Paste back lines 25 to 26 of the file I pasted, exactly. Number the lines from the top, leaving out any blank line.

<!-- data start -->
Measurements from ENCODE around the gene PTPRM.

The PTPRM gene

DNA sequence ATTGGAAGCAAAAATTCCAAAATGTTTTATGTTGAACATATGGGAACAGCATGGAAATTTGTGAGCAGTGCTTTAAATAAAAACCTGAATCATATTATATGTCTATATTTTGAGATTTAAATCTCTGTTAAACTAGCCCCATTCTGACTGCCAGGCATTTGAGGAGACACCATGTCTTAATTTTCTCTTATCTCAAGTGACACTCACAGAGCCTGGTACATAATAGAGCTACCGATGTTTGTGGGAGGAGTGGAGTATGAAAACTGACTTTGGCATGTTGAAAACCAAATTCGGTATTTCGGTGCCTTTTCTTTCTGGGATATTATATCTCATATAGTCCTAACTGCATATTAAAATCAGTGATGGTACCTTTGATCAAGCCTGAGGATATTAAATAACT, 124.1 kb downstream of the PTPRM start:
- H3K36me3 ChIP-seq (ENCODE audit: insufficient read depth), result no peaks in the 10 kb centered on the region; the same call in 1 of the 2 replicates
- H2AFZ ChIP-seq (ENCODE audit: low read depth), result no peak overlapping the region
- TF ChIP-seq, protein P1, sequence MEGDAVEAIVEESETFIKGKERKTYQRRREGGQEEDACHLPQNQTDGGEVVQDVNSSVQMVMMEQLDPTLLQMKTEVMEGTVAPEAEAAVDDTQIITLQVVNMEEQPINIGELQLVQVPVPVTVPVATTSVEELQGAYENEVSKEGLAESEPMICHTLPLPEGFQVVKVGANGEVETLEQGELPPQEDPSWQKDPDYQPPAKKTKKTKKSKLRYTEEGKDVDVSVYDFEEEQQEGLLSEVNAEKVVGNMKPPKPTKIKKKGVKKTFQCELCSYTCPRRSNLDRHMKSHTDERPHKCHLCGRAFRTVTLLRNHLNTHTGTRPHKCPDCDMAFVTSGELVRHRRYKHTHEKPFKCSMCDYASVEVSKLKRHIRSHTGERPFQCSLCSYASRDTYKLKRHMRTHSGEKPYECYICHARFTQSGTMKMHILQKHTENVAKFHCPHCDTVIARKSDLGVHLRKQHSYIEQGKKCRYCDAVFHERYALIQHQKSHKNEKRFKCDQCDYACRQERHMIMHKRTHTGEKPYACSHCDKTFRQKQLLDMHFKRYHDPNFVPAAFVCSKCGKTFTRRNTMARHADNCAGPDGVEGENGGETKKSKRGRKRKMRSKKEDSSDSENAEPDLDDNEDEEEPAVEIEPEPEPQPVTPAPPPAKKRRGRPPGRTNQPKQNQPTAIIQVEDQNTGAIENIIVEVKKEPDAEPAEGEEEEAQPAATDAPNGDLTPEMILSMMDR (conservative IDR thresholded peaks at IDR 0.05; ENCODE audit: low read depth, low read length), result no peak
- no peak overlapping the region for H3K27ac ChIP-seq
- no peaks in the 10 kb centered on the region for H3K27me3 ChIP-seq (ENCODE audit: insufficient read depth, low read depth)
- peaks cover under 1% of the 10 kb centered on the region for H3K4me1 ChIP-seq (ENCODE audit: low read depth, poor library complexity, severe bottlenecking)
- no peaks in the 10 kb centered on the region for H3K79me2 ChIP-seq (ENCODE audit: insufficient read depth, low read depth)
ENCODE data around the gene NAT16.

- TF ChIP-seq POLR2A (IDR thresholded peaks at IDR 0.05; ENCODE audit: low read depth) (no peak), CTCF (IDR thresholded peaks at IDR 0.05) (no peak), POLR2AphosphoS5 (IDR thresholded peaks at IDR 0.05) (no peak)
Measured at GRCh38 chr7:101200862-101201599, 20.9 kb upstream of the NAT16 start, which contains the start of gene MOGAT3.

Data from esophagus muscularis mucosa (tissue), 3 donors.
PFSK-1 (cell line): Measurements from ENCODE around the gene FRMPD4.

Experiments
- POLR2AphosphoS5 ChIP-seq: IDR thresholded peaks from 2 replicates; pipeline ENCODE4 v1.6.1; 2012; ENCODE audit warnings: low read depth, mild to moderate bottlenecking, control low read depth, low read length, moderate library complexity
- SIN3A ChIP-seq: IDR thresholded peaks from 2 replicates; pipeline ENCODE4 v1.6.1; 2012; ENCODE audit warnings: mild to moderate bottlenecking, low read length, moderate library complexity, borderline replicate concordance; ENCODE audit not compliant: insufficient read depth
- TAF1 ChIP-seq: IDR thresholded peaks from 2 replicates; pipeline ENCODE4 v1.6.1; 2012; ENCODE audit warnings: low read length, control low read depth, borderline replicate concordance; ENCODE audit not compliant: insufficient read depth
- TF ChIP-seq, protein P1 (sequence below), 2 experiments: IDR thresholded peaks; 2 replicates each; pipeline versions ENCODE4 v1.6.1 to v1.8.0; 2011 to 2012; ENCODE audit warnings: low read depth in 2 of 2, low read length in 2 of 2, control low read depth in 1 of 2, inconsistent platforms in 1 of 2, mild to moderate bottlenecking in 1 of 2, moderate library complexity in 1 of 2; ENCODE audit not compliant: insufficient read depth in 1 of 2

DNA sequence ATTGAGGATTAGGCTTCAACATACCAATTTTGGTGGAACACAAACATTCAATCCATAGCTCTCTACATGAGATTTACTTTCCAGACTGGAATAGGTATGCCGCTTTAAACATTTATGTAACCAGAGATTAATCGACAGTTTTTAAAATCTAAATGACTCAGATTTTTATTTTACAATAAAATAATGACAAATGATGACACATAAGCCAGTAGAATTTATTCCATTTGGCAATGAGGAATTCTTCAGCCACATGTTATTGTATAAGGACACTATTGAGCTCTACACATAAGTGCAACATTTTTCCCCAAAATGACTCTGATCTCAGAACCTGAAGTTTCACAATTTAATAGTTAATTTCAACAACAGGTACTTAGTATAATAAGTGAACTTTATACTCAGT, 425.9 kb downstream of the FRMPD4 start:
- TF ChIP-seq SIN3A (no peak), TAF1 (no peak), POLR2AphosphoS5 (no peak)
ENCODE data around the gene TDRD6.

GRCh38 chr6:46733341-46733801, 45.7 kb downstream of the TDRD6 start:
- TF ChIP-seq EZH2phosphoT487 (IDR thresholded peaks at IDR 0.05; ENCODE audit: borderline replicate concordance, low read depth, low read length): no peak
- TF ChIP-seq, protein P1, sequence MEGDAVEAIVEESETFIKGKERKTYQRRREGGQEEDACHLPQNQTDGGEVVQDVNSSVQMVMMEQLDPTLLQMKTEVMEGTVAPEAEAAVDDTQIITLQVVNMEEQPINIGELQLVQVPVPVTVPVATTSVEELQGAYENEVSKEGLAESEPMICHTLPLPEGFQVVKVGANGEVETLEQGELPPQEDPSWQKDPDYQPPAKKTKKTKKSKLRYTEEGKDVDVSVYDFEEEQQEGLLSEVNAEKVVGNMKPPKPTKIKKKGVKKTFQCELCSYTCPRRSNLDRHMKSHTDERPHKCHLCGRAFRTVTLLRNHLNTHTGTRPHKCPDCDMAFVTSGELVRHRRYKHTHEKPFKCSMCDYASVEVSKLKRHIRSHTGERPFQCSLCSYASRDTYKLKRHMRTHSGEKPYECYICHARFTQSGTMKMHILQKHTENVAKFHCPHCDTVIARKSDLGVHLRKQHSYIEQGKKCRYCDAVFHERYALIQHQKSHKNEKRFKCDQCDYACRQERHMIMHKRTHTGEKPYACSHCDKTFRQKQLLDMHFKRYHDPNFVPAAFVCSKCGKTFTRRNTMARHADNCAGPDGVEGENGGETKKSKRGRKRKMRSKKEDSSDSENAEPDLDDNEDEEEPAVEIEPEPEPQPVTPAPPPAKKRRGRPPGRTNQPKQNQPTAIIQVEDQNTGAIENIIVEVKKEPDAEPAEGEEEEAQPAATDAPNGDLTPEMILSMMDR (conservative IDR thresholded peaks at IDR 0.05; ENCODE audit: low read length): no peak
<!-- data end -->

- TF ChIP-seq EZH2phosphoT487 (IDR thresholded peaks at IDR 0.05; ENCODE audit: borderline replicate concordance, low read depth, low read length): no peak
- TF ChIP-seq, protein P1, sequence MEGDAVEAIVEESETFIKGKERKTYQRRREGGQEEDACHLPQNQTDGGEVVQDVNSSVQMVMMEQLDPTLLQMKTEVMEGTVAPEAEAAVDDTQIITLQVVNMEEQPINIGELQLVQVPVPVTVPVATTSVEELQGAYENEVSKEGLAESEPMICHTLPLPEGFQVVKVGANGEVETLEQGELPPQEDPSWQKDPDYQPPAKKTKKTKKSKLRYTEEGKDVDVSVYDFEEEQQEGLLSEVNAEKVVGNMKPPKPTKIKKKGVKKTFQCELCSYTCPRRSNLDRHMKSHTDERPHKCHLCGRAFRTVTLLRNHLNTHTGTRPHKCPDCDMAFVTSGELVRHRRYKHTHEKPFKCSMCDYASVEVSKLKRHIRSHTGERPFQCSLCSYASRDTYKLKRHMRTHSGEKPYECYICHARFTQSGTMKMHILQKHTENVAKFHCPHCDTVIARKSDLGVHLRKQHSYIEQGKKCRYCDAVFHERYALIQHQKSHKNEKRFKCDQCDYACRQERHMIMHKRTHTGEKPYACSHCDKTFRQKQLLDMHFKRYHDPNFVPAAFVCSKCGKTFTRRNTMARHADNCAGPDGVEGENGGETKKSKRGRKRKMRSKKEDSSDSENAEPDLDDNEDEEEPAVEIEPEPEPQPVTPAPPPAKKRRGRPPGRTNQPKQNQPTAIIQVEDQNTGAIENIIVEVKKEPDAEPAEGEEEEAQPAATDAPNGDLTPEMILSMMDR (conservative IDR thresholded peaks at IDR 0.05; ENCODE audit: low read length): no peak